Good stuff guys. Thanks for the responses. On the ceiling fan I believe mine is RF/Bluetooth so I’m thinking the Bond may work for me. It’a a Harbor Breeze if anyone has experience with them.
On the fireplace thing I definitely don’t want to burn my house down I just want Alexa to turn it on and off for me. Is there an easier option to accomplish that?
Unfortunately, no. As soon as you add Alexa into the mix, you have the option to use the Alexa app, which means you have the option to operate it from the office 10 miles away. Again, that in itself is a code violation in most places in the US now.
I understand the convenience of voice control (I myself am quadriparetic, so I rely on voice for pretty much everything) but even I don’t automate anything that wouldn’t be safe to leave running for 24 hours unattended.
“RF” just means “radio frequency,” and covers many different possible combinations and frequencies. There’s no one “RF” solution, and that includes bond.
For example, there are a couple of popular fan controls that either use a proprietary frequency, encryption, or both, and bond does not work with these. That includes the Lutron maestro fan controller, the Insteon fan controller, and some models of Casablanca fans.
The company has acknowledged that there are some fan models that it doesn’t work with, and just says that it hopes to add more in the future. But they don’t have a published list that I could find, so all you can do for now is try it and see if it works.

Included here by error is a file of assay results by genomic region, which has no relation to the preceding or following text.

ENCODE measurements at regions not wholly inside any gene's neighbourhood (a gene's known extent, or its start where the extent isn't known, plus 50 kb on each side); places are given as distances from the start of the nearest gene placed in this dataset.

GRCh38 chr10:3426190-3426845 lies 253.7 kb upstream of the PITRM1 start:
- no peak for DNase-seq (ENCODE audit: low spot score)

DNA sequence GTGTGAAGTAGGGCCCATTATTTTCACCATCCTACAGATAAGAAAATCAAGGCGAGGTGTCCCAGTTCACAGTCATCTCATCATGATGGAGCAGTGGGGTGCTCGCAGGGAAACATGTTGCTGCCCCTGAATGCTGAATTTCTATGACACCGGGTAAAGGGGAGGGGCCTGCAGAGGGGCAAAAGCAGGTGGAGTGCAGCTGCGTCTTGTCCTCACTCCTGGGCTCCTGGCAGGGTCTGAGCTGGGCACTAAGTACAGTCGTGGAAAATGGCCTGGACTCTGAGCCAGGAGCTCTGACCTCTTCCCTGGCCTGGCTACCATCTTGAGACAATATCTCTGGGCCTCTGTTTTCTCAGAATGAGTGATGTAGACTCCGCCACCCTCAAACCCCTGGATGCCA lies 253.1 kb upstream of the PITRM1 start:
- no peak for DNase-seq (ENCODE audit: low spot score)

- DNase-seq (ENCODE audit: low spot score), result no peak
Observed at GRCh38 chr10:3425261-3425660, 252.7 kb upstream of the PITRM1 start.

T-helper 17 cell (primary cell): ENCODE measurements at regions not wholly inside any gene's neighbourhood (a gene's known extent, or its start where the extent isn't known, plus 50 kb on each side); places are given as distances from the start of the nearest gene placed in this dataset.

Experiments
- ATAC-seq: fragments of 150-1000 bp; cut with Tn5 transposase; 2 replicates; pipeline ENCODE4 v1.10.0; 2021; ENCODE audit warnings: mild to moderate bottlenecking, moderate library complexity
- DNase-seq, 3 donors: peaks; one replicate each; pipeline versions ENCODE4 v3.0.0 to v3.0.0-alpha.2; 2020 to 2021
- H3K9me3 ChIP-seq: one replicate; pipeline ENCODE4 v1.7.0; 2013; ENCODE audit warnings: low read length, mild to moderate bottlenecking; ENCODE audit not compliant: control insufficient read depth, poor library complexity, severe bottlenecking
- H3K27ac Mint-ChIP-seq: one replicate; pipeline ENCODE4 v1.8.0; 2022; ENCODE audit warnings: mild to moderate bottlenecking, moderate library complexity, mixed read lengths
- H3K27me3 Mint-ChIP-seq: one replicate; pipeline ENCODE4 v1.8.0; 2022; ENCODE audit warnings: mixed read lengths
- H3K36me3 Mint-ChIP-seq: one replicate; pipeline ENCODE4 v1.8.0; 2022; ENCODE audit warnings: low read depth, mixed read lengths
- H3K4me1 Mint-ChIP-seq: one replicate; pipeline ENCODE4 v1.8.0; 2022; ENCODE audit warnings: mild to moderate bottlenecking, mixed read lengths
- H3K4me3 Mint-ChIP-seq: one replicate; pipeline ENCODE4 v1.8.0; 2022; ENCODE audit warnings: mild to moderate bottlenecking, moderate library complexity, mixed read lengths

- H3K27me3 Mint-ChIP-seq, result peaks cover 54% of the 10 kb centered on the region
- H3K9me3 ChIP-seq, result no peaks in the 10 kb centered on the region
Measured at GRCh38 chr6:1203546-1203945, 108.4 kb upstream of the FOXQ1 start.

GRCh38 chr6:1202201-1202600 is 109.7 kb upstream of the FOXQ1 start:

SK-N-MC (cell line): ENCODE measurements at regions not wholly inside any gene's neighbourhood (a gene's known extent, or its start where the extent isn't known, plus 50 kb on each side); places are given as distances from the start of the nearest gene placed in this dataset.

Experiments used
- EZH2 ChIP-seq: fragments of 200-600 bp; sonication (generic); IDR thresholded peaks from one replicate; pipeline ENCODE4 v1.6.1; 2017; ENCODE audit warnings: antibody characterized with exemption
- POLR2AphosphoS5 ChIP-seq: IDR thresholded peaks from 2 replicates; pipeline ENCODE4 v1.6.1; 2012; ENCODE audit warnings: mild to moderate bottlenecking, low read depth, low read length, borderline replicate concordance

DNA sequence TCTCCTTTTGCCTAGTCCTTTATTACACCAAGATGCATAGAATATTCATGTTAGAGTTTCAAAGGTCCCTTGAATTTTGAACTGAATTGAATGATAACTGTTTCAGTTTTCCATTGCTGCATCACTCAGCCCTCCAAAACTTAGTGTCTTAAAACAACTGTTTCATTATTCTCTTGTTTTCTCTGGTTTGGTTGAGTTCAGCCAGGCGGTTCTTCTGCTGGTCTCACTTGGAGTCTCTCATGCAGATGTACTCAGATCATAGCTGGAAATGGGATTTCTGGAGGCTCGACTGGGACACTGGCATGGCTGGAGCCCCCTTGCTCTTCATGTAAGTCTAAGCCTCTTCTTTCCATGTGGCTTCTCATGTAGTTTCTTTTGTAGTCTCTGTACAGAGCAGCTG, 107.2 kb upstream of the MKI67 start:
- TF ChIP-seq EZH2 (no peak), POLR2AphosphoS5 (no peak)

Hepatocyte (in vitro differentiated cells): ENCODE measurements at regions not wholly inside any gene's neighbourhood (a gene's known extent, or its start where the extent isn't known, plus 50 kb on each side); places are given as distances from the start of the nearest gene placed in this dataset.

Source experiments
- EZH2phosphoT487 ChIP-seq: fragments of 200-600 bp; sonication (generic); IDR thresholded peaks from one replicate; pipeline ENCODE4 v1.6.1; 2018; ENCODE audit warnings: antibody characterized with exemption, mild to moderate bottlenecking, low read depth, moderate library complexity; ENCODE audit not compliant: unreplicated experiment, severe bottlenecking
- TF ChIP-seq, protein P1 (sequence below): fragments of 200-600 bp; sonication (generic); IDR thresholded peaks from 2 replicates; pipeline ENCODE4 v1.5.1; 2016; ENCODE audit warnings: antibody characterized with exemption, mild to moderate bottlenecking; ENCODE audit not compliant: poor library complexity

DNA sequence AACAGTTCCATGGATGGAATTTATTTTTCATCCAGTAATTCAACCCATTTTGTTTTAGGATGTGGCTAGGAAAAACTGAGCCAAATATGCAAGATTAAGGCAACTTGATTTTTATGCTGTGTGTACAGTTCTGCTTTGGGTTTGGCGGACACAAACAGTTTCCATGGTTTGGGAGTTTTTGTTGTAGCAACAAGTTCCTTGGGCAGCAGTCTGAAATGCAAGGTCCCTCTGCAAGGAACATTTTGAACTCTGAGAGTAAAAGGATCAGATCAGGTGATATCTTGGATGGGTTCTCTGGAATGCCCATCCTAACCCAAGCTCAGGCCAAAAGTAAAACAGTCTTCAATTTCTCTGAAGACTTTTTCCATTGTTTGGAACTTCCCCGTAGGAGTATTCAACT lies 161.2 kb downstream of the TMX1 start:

Yeah I’ll definitely reach out to Bond before purchasing. Not sure if it’s worth a hundred bucks just to add fan control to Smartthings anyway since it looks like the fireplace may be out of the picture. My bulbs should be in next week but the Smartthings is not going to get here till the following week. Can’t wait to get it to tinker with it then look at adding more goodies to it.
There are many choices out there and everyone may have different requirements. That being said, I do believe that the Lowes Iris Plug is your best option for several reasons.
It’s easily obtainable at your local Lowes store which also makes it easier to return if necessary
It has both Zigbee and Z-Wave protocols thereby extending both meshes
It will run locally (it will still work without Internet)
They will also report energy usage
You can purchase them relatively cheap with discounts
There is a switch on the device itself for manual operation
Very reliable so they rarely ever drop off the network
Won’t block the top outlet if you use the bottom plug.
It is best to get some repeater devices because Smartthings can only handle up to 32 end devices such as your bulbs. I use my plugs for a coffee pot, fans, lights, and even my TV. If you can’t find a use for them, you will eventually.